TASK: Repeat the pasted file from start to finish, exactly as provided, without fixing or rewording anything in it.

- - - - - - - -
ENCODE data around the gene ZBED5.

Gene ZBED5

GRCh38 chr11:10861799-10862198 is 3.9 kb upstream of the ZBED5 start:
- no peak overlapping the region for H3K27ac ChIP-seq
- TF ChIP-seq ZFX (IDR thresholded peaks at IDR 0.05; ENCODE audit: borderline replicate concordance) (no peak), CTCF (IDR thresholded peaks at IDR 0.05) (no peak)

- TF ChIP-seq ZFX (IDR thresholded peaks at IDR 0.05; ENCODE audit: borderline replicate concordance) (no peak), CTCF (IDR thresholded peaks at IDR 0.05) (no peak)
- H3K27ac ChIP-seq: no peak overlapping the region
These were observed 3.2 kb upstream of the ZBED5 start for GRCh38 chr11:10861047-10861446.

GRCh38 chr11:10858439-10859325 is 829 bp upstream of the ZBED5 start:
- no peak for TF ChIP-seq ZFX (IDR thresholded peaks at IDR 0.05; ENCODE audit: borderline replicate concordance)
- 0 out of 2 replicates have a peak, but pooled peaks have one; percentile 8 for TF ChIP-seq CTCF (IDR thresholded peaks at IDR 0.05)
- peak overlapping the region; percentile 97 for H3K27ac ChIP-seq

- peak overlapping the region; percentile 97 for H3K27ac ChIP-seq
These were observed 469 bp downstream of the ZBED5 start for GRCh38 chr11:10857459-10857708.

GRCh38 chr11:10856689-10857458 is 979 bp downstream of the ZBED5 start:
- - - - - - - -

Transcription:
ENCODE data around the gene ZBED5.

Gene ZBED5

GRCh38 chr11:10861799-10862198 is 3.9 kb upstream of the ZBED5 start:
- no peak overlapping the region for H3K27ac ChIP-seq
- TF ChIP-seq ZFX (IDR thresholded peaks at IDR 0.05; ENCODE audit: borderline replicate concordance) (no peak), CTCF (IDR thresholded peaks at IDR 0.05) (no peak)

- TF ChIP-seq ZFX (IDR thresholded peaks at IDR 0.05; ENCODE audit: borderline replicate concordance) (no peak), CTCF (IDR thresholded peaks at IDR 0.05) (no peak)
- H3K27ac ChIP-seq: no peak overlapping the region
These were observed 3.2 kb upstream of the ZBED5 start for GRCh38 chr11:10861047-10861446.

GRCh38 chr11:10858439-10859325 is 829 bp upstream of the ZBED5 start:
- no peak for TF ChIP-seq ZFX (IDR thresholded peaks at IDR 0.05; ENCODE audit: borderline replicate concordance)
- 0 out of 2 replicates have a peak, but pooled peaks have one; percentile 8 for TF ChIP-seq CTCF (IDR thresholded peaks at IDR 0.05)
- peak overlapping the region; percentile 97 for H3K27ac ChIP-seq

- peak overlapping the region; percentile 97 for H3K27ac ChIP-seq
These were observed 469 bp downstream of the ZBED5 start for GRCh38 chr11:10857459-10857708.

GRCh38 chr11:10856689-10857458 is 979 bp downstream of the ZBED5 start: